Buying High When the Market’s Low

As Mallory said, investors last year were scrambling to figure out where the market was going.

They had just come off a great year in 2019. The number of hotels sold increased 26 percent from a year before, and the total dollar amount of those transactions jumped 84 percent. The median price of a hotel room based on those sales ticked up slightly, bringing it to the second highest level on record, just behind 2017, according to a year-end report prepared by the Atlas Hospitality Group.

That was the state of the market in February, before the pandemic hit, and when CBRE pegged the value of the Residence Inn Mission Valley at $68 million.

By the middle of 2020, things had changed. A lot.

“As expected, the impact of the Coronavirus pandemic has had a huge negative impact on both the number and dollar volume of California hotel sales through the first half of 2020,” wrote the Atlas Hospitality Group in its mid-year 2020 report.

Across California, the number of transactions fell by 21 percent from a year earlier, the total value of those sales fell by 53 percent and the median price of a room fell by 13 percent. In San Diego, the money spent on hotel sales fell 70 percent.

­­­“The California hotel sales market has suffered the steepest decline in sales on record due to the COVID pandemic,” the Atlas Group’s report wrote. “With a large number of hotels closed down and occupancies and room rates at record lows, no one has ever experienced a market like this before.”

That was the state of the market in August, when the Housing Commission negotiated to buy the Mission Valley hotel and CBRE appraised the property.

But by the end of the year, the state’s Project Homekey funds began flowing, and the market made another about-face.

“COVID-19 has had a devastating impact on hotel sales transactions in every state – except California,” the Atlas Group wrote in its 2020 year-end report. Sales for the year actually increased in California, and in the end accounted for 28 percent of all hotel sales in the country. More hotels sold in California than in Florida, Texas and New York combined, thanks to 78 hotels purchased with Project Homekey funds, totaling $890 million, which accounted for about a third of the money spent on hotels in California last year.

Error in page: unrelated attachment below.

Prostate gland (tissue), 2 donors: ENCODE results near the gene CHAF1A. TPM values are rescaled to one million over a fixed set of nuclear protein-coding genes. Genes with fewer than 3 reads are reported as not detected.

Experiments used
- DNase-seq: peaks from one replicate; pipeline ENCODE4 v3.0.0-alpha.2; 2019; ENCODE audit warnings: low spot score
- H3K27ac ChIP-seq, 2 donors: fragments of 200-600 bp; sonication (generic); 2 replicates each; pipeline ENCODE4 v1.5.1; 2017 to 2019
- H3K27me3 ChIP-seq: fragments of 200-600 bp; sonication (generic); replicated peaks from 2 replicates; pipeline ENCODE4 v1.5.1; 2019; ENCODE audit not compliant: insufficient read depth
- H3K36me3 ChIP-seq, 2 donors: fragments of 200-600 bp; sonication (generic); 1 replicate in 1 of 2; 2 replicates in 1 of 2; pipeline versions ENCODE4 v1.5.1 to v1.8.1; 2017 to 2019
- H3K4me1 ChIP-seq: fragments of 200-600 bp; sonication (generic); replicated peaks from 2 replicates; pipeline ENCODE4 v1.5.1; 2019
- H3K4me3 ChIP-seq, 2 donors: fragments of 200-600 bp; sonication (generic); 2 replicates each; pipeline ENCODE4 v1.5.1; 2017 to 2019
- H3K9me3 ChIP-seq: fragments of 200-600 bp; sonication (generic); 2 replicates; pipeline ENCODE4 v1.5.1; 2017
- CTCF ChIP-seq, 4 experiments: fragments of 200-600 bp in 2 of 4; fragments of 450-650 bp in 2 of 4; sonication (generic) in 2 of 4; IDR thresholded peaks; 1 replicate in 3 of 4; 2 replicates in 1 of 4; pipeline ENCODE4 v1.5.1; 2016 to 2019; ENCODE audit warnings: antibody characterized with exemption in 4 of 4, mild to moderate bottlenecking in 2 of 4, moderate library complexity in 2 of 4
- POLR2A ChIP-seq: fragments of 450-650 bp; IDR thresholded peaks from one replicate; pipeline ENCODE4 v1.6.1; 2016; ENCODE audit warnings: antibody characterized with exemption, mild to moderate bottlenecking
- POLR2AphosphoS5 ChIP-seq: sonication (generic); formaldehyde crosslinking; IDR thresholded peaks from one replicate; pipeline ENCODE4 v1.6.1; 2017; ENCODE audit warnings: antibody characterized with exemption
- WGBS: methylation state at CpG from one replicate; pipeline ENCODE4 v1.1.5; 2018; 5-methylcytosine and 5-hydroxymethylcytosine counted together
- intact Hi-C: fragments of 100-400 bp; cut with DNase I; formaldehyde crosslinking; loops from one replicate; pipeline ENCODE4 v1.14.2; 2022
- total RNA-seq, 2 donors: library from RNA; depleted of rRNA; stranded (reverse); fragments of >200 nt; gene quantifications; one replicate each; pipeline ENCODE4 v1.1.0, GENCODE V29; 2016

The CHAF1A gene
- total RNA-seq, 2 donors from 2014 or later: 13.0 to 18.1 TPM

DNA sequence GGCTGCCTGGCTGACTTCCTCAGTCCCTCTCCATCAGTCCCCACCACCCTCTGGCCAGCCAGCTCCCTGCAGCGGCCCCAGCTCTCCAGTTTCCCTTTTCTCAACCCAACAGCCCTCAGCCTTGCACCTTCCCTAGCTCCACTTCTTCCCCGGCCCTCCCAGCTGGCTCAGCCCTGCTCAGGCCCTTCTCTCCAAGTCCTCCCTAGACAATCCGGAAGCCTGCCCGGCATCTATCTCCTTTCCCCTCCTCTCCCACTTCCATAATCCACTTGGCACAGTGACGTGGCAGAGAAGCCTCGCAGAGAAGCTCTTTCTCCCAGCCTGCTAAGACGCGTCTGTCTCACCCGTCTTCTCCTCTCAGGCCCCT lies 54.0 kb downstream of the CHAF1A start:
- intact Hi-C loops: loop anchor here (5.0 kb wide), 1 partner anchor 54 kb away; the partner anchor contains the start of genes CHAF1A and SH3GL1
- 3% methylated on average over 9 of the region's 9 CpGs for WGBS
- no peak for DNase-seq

That up-and-down market underscores the significance, Reay said, of appraising any property as close to the date of acquisition as possible.

But in this case, the Housing Commission determined the value of the property when the market was near its all-time highs, even though it came to terms on a deal on Aug. 5, with the market in shambles.

“To pay the number they did and say, ‘It’s based on an appraisal from February 2020,’ I sort of chuckle, because I’d say, ‘I wish I could go back to the best year ever and use those numbers to sell hotels. I’d sell way more hotels!’ But no one would buy that,” Reay said. “If someone came to me and said, ‘I want to sell a hotel based on the numbers from my best year ever,’ I’d say, ‘Go to another company, we won’t be able to sell this for you.’ You might say, it’s just ‘July to February, that’s fine,’ but from July to February in 2020? That’s as big of a correction as you could possibly have.”

Reay said he could quibble with the February assessment – he’d put it closer to $60 million than the $67 million sales price or the $68 million appraised value – but he wouldn’t be too confident guaranteeing that a buyer, in a pre-pandemic world, might up their offer to lock in a deal.

But the property wasn’t even in the same ballpark as those numbers by mid-summer, he said.

Based on the return buyers were expecting last summer, he said the best-case scenario would be for a sales price of about $44 million.

“That doesn’t mean the seller would accept that, but that was the going rate,” Reay said. “That tells me that the price that the seller wanted was way above what the value of the hotel was, and the Housing Commission was so focused on buying that asset that they made it work,” Reay said. “I’m not blaming the appraiser, they did what they were told, and they called it out in the appraisal.”

Like other industries, appraisers have a designation for certified professionals. MAI stands for “member, appraisal institute.”

“We have a joke that the appraiser designation MAI actually stands for ‘made as instructed,’” Reay said.